“Since such gear was designed for a specific purpose, all the latest designs looked the same. The ultimate solution would be a very skinny jumpsuit, if a textile could provide all features including freedom of movement, shock protection, temperature, and moisture control and such. Our view was different – at the time people not only wanted very new styles but also heritage styles too. They couldn’t be just an exact replication of historical designs, but had to incorporate a modern understanding of these historical designs.”
A veteran within the Japanese fashion industry, Homma was, in retrospect, the perfect candidate to design the hybrid functional lifestyle garments demanded by the then-experimental sub-label. Having honed his expertise designing technical marine wear for clothing conglomerate Goldwin Inc. for close to two decades, Homma concurrently founded his own line of ultra-functional lifestyle wear in 2003 called nanamica, or “house of seven seas” in Japanese. “When we launched nanamica and PURPLE LABEL, we intended to adapt [The North Face] for city wear without compromising the core values of the original.” Since that fateful year, nanamica and PURPLE LABEL have functioned as sister labels, with Homma overseeing the design process for both brands.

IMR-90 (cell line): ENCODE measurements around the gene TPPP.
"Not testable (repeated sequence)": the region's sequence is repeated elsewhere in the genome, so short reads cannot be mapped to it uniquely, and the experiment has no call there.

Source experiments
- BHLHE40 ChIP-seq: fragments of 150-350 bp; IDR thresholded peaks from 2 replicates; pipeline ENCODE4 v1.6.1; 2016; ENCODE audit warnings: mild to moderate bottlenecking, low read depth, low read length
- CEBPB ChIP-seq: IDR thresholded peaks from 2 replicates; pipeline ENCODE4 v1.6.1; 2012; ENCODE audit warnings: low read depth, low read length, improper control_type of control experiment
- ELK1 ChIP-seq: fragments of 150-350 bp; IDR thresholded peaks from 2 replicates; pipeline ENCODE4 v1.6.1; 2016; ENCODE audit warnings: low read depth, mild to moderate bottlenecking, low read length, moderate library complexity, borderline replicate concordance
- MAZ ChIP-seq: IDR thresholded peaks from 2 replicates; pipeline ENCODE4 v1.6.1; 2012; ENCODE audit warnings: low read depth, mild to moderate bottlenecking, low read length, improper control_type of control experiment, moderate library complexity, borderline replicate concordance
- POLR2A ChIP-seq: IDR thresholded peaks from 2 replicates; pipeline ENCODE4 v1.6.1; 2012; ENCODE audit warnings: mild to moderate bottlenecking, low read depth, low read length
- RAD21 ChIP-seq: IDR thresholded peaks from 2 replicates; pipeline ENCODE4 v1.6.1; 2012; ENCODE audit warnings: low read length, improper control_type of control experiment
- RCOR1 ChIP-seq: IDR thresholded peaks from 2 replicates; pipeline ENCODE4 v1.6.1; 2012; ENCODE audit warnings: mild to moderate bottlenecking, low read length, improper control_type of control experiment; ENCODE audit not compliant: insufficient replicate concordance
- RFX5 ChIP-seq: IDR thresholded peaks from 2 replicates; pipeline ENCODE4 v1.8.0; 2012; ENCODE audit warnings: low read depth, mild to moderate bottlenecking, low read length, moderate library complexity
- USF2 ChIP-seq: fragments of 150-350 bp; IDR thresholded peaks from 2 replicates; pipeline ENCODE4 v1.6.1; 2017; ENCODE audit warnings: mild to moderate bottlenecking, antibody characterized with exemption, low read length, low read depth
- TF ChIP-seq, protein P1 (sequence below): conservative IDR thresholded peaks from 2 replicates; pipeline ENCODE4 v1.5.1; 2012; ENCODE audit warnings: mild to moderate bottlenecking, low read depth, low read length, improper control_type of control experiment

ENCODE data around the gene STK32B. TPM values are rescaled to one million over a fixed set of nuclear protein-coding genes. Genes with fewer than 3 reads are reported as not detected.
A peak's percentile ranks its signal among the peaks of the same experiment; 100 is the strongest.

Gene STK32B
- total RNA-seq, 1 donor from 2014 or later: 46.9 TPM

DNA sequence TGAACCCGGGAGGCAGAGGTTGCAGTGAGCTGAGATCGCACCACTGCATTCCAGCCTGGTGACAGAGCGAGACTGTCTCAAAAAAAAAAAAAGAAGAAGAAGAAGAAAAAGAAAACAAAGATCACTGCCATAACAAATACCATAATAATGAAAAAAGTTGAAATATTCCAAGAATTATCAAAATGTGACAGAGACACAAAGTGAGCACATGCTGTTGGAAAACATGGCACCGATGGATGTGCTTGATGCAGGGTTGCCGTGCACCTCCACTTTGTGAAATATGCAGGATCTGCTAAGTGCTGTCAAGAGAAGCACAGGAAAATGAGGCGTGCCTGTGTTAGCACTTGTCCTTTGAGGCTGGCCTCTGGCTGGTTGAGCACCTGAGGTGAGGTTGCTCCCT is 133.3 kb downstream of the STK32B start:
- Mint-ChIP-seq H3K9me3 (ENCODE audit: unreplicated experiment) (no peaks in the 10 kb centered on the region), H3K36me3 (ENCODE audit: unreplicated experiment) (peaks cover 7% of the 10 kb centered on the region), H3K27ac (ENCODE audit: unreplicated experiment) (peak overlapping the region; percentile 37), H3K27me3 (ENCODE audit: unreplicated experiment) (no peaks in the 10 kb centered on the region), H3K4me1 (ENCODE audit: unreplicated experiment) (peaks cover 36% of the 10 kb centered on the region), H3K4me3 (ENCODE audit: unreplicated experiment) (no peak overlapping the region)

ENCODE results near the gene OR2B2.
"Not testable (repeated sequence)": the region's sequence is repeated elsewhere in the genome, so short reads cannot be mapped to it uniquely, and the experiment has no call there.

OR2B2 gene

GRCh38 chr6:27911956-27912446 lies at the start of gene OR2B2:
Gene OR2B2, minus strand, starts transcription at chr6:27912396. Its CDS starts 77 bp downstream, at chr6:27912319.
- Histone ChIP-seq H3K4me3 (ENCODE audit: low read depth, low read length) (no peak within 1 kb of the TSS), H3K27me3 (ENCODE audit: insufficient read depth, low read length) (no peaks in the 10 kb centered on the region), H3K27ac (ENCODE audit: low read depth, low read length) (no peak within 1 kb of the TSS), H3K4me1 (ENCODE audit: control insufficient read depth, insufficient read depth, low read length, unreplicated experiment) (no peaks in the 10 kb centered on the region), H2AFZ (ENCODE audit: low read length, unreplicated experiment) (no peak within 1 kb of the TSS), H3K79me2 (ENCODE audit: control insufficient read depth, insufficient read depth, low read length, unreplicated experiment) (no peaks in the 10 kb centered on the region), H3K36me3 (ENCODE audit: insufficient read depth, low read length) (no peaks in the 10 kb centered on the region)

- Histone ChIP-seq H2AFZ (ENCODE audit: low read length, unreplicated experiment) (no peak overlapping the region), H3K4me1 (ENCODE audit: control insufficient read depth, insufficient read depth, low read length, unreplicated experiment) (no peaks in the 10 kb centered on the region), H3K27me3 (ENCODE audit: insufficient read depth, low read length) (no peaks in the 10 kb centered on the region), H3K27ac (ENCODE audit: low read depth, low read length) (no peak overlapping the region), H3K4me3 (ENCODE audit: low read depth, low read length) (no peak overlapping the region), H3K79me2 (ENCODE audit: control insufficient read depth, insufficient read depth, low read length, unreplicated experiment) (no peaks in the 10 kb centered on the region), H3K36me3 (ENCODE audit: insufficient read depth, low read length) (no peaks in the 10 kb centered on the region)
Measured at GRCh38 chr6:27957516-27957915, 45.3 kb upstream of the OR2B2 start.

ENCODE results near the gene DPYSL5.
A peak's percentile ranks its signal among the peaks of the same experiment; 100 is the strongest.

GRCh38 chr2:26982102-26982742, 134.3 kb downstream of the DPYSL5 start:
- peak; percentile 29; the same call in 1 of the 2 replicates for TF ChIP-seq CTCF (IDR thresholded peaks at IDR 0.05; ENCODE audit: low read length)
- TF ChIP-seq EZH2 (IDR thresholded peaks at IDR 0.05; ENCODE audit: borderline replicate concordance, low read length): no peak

By now a mature fashion market, South Korea was bestowed its own The North Face counterpart in the form of White Label, which emerged much later in 2014. “The outdoor market in Korea grew consistently and remarkably from the early 2000s to 2012, not only in the actual number of mountain climbers but also the number of people wearing outdoors gear in their everyday lives,” observes White Label design director Christian Lee.
This explosion in brand recognition was, of course, helped in no small part by The North Face puffer jacket which became something of a status item especially within the country’s school system – so much so that they are nicknamed the “uniform worn over uniform,” or “backbreakers” for the amount of work parents must endure to afford one for their child.